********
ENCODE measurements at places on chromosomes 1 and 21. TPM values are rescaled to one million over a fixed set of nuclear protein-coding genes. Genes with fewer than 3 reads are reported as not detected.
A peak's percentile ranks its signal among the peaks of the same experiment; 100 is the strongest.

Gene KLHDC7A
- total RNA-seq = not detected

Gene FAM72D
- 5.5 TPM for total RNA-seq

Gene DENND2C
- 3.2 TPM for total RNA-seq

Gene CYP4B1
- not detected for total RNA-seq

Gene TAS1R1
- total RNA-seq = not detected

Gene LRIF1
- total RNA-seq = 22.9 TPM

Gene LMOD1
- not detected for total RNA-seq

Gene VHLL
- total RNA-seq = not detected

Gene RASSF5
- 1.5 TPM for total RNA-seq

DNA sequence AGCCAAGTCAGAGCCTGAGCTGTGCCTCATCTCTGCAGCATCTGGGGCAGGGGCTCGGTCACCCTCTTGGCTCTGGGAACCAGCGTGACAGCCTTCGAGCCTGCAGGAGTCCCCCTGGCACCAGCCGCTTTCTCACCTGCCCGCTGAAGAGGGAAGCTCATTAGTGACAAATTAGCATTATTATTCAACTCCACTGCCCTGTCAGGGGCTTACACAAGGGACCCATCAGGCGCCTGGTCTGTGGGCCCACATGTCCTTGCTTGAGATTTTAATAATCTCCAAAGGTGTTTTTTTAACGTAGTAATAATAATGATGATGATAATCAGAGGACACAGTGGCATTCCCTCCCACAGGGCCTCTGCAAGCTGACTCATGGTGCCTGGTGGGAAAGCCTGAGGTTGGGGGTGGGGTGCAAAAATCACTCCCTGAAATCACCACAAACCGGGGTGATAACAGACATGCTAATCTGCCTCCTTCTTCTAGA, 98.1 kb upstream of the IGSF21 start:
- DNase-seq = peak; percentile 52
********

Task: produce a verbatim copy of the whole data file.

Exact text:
ENCODE measurements at places on chromosomes 1 and 21. TPM values are rescaled to one million over a fixed set of nuclear protein-coding genes. Genes with fewer than 3 reads are reported as not detected.
A peak's percentile ranks its signal among the peaks of the same experiment; 100 is the strongest.

Gene KLHDC7A
- total RNA-seq = not detected

Gene FAM72D
- 5.5 TPM for total RNA-seq

Gene DENND2C
- 3.2 TPM for total RNA-seq

Gene CYP4B1
- not detected for total RNA-seq

Gene TAS1R1
- total RNA-seq = not detected

Gene LRIF1
- total RNA-seq = 22.9 TPM

Gene LMOD1
- not detected for total RNA-seq

Gene VHLL
- total RNA-seq = not detected

Gene RASSF5
- 1.5 TPM for total RNA-seq

DNA sequence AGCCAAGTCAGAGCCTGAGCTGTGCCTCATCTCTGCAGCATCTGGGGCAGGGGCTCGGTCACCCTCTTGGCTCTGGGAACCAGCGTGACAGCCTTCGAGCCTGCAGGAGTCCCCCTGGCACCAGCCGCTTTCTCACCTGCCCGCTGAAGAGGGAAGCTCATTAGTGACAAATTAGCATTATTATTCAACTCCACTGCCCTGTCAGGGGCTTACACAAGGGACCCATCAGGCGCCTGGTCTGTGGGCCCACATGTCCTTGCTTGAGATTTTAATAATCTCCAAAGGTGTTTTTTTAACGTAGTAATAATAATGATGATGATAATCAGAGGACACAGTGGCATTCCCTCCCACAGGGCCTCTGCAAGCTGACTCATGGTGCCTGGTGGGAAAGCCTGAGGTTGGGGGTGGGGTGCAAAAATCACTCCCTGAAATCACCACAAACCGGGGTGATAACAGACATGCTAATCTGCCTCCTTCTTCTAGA, 98.1 kb upstream of the IGSF21 start:
- DNase-seq = peak; percentile 52